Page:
In the days when the Wine Experience was held in New York, the prestigious University invited the historic winery to tell the origins and history of Prosecco and Antonio Carpenè
A lectio magistralis on the origins and history of Prosecco as well as the story of the man who gave birth to it in 1868, Antonio Carpenè, was held in recent days at Columbia University in New York, as the city hosted the Wine Experience – organized by Wine Spectator – one of the most important moments in the promotion of Italian wine in the U.S. market.
The historic winery therefore accepted the invitation of the prestigious University to tell the story of Antonio Carpenè’s Enterprise, both in terms of entrepreneurial initiative and in terms of his masterful contribution to the birth and development of the Prosecco phenomenon, today one of the most appreciated and drunk Sparkling Wines in the world.
The exploits of the man who was a pioneer in Italian sparkling wine, were therefore the focus of the Lectio Magistralis involving the DeVinimus Institute – The Columbia Law School Wine Society, at the location of Jerome Greene Hall of the same Columbia Law School.
“DeVinimus,” says Domenico Scimone of Carpenè-Mavolti, “is a reality dedicated to expanding the knowledge and promotion of fine wines from around the world, and every year tastings are hosted with producers from different wine regions. Having the opportunity to be among the very select group of realities called upon to tell their stories in such a prestigious context, represented for Carpenè-Malvolti a unique and extraordinary opportunity, especially in relation to the fact of relating to an audience of young professionals who are passionate about wine and interested in viticultural and oenological knowledge.”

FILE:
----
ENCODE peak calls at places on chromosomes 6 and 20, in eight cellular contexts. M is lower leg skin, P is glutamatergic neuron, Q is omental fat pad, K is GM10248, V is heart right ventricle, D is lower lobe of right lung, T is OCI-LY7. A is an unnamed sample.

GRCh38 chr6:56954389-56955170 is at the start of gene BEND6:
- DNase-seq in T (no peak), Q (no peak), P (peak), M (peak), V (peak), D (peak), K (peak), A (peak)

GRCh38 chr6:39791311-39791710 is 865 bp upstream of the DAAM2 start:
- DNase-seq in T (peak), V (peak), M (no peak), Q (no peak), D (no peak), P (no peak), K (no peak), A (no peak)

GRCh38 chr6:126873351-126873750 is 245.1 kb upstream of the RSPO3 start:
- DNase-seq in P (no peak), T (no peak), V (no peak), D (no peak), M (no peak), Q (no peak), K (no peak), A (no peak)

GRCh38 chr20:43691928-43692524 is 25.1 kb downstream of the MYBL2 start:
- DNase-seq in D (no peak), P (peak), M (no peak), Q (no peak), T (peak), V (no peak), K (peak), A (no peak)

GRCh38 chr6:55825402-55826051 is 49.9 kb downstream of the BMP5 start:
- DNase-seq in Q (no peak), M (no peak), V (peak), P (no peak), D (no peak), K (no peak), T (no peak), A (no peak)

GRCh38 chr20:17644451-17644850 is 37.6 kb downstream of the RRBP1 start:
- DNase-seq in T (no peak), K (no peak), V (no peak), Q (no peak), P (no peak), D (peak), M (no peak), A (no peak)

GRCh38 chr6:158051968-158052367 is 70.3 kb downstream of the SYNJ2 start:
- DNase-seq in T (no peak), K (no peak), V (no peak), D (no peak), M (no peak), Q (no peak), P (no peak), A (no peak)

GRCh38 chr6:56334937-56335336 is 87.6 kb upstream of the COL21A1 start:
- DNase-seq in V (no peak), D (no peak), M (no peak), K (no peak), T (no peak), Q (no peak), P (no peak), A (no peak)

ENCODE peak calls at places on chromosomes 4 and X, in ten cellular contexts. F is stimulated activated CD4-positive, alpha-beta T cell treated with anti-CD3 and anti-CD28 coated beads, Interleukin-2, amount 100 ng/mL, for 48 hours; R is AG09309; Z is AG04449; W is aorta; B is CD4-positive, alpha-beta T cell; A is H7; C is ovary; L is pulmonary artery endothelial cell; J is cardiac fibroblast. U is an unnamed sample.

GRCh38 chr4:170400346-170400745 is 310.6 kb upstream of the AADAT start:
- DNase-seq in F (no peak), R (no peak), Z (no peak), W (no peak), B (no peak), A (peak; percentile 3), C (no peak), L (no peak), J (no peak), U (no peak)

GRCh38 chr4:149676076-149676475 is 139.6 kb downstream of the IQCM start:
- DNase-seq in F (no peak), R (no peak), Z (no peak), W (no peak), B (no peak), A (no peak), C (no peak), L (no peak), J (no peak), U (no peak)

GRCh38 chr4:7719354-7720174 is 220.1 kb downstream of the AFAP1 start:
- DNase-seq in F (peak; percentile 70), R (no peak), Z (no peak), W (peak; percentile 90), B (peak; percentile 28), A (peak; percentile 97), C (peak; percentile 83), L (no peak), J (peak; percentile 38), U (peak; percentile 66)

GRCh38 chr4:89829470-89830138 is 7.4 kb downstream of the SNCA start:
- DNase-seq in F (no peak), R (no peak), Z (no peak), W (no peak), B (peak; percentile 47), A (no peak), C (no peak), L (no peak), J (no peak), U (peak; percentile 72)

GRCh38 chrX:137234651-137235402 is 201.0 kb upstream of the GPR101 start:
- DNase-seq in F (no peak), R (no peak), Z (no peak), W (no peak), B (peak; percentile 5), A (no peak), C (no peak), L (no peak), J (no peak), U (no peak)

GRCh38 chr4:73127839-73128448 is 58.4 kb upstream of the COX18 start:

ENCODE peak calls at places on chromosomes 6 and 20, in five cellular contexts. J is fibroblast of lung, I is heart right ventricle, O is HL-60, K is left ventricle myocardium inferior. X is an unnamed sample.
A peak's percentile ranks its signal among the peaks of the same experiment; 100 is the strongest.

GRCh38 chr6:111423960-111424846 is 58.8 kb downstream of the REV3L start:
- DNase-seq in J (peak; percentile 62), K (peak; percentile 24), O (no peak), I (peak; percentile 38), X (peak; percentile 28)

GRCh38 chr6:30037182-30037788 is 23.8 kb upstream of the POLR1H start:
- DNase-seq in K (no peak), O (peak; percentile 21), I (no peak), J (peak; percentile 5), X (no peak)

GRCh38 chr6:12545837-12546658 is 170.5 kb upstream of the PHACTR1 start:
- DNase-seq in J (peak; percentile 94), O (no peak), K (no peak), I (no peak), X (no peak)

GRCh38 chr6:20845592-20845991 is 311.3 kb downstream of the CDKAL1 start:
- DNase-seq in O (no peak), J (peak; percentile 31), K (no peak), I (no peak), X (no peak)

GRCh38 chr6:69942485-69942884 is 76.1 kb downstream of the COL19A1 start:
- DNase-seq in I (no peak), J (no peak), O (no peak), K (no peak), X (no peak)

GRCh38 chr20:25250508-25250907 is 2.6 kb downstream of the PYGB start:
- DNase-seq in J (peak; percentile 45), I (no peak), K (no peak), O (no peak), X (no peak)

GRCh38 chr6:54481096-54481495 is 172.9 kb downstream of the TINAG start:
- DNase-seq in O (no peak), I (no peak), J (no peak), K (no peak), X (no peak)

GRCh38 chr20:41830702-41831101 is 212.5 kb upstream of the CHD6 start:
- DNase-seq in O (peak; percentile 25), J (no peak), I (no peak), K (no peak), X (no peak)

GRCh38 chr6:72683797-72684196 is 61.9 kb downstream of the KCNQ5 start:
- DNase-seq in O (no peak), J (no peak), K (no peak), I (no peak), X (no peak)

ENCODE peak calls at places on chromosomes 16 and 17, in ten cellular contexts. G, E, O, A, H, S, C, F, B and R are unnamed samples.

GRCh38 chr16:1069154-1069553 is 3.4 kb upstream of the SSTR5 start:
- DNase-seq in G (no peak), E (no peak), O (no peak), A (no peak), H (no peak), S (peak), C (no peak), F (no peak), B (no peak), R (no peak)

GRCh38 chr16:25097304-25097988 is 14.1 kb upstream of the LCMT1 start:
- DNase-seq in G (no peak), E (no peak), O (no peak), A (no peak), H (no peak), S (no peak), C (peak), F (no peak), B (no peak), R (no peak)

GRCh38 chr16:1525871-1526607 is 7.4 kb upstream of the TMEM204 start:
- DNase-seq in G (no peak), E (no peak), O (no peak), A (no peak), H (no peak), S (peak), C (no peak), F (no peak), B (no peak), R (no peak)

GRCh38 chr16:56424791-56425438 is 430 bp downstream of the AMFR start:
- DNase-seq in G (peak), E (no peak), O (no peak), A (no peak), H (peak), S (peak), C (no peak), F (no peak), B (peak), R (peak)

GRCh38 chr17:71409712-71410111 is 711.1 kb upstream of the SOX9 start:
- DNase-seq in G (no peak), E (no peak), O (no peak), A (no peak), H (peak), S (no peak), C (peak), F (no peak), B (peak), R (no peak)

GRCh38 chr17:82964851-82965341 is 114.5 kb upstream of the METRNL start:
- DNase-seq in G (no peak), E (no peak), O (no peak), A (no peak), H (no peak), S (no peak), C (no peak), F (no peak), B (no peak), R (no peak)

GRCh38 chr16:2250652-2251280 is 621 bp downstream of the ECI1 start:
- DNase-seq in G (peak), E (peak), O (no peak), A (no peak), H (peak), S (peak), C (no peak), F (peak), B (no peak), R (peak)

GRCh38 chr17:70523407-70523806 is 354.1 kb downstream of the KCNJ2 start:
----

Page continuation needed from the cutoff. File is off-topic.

The story was joined by video-conference greetings to the Students by Fabio Chies – Mayor of Conegliano – and Mariagrazia Morgan – School Headmistress of the School of Enology of Conegliano; this was followed by a tasting of Carpenè-Malvolti’s premium and super-premium selections. The particularly complex harvesting trend was also commented on; the Glera, which is the basis of Prosecco D.O.C.G., was in fact partially affected by the high temperatures of the summer season, recording a decrease in production yield in the order of 5% and, in terms of timing, saw the grapes ripen slightly later than the previous season.
The incident on the performance of the grape harvest in this context is related to the presentation of performance in foreign markets and especially those overseas, where interest in Italian wine and especially Prosecco is growing.